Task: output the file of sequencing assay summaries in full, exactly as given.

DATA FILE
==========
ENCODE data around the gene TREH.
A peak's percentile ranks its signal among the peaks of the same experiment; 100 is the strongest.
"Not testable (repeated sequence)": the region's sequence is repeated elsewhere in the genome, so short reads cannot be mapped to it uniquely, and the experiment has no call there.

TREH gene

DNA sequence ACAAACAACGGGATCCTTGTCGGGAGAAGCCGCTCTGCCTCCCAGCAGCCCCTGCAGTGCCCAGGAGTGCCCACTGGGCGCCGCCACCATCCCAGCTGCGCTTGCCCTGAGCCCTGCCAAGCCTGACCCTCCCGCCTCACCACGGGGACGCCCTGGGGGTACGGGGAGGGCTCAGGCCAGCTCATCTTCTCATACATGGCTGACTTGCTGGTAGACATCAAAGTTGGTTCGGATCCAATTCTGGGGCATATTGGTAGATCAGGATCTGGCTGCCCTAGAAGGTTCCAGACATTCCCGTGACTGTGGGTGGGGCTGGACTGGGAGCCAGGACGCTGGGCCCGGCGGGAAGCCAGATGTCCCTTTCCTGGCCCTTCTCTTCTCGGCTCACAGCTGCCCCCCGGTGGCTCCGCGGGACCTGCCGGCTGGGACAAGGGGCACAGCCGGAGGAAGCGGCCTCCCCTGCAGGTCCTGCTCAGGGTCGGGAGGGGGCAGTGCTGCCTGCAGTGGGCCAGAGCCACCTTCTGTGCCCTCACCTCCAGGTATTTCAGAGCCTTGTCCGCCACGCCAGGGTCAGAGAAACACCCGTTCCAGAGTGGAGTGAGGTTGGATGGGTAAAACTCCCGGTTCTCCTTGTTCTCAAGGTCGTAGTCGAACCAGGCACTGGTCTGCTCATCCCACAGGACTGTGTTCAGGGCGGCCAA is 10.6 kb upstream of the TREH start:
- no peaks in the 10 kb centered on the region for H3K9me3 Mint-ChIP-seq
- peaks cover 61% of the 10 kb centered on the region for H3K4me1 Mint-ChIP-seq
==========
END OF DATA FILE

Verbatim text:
ENCODE data around the gene TREH.
A peak's percentile ranks its signal among the peaks of the same experiment; 100 is the strongest.
"Not testable (repeated sequence)": the region's sequence is repeated elsewhere in the genome, so short reads cannot be mapped to it uniquely, and the experiment has no call there.

TREH gene

DNA sequence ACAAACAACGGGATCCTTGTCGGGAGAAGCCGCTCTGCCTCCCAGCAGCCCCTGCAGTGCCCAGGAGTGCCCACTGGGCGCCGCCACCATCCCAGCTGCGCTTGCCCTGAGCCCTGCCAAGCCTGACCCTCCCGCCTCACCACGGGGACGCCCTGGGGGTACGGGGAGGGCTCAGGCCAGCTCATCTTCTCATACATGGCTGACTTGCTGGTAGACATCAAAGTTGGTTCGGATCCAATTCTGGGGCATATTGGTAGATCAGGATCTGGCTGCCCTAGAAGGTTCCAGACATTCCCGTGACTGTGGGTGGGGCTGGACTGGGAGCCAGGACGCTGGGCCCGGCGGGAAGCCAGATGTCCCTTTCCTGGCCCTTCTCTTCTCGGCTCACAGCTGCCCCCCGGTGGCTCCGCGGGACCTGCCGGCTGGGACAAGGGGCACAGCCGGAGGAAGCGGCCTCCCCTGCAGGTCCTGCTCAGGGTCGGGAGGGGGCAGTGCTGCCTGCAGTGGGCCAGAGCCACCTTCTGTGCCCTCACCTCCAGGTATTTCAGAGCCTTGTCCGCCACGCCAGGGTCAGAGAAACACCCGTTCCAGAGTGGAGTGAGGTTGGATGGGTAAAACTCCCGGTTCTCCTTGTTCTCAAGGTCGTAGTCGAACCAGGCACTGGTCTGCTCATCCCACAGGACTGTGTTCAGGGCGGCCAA is 10.6 kb upstream of the TREH start:
- no peaks in the 10 kb centered on the region for H3K9me3 Mint-ChIP-seq
- peaks cover 61% of the 10 kb centered on the region for H3K4me1 Mint-ChIP-seq